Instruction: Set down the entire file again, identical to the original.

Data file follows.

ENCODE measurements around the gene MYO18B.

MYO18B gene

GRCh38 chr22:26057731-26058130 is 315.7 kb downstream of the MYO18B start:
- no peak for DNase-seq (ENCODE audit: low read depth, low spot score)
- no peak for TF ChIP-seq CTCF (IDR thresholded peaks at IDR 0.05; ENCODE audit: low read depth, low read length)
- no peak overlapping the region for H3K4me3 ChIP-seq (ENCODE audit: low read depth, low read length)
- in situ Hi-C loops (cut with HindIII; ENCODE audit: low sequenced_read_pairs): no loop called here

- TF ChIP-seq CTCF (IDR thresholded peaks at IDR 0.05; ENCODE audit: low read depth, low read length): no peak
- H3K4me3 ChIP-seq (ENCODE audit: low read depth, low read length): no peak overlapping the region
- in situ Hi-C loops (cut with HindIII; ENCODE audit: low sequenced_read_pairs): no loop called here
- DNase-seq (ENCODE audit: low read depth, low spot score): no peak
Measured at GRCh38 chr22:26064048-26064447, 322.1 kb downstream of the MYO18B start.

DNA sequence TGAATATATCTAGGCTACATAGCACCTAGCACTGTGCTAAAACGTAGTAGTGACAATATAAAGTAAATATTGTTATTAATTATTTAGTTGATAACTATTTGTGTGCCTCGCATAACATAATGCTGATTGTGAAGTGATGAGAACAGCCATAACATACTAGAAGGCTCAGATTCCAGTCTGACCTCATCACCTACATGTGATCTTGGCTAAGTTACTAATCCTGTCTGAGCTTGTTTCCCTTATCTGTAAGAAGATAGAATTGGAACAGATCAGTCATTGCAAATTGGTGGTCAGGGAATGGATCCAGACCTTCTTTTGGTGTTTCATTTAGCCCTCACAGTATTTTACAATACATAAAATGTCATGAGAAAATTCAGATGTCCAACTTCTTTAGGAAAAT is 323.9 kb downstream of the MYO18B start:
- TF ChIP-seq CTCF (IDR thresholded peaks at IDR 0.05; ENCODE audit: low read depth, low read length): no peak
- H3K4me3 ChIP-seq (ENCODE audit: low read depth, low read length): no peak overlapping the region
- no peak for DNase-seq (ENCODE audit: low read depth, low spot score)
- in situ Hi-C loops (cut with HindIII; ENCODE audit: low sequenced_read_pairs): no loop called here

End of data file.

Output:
ENCODE measurements around the gene MYO18B.

MYO18B gene

GRCh38 chr22:26057731-26058130 is 315.7 kb downstream of the MYO18B start:
- no peak for DNase-seq (ENCODE audit: low read depth, low spot score)
- no peak for TF ChIP-seq CTCF (IDR thresholded peaks at IDR 0.05; ENCODE audit: low read depth, low read length)
- no peak overlapping the region for H3K4me3 ChIP-seq (ENCODE audit: low read depth, low read length)
- in situ Hi-C loops (cut with HindIII; ENCODE audit: low sequenced_read_pairs): no loop called here

- TF ChIP-seq CTCF (IDR thresholded peaks at IDR 0.05; ENCODE audit: low read depth, low read length): no peak
- H3K4me3 ChIP-seq (ENCODE audit: low read depth, low read length): no peak overlapping the region
- in situ Hi-C loops (cut with HindIII; ENCODE audit: low sequenced_read_pairs): no loop called here
- DNase-seq (ENCODE audit: low read depth, low spot score): no peak
Measured at GRCh38 chr22:26064048-26064447, 322.1 kb downstream of the MYO18B start.

DNA sequence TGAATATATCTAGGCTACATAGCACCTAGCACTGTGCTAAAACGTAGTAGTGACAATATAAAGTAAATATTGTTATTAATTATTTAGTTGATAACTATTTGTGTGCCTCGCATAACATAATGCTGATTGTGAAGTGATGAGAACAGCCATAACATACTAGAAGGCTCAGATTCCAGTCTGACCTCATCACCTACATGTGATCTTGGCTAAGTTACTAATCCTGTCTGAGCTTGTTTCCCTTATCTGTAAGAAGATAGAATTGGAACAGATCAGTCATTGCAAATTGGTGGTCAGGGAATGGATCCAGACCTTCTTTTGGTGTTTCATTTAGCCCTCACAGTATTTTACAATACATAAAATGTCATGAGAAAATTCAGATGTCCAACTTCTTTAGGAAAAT is 323.9 kb downstream of the MYO18B start:
- TF ChIP-seq CTCF (IDR thresholded peaks at IDR 0.05; ENCODE audit: low read depth, low read length): no peak
- H3K4me3 ChIP-seq (ENCODE audit: low read depth, low read length): no peak overlapping the region
- no peak for DNase-seq (ENCODE audit: low read depth, low spot score)
- in situ Hi-C loops (cut with HindIII; ENCODE audit: low sequenced_read_pairs): no loop called here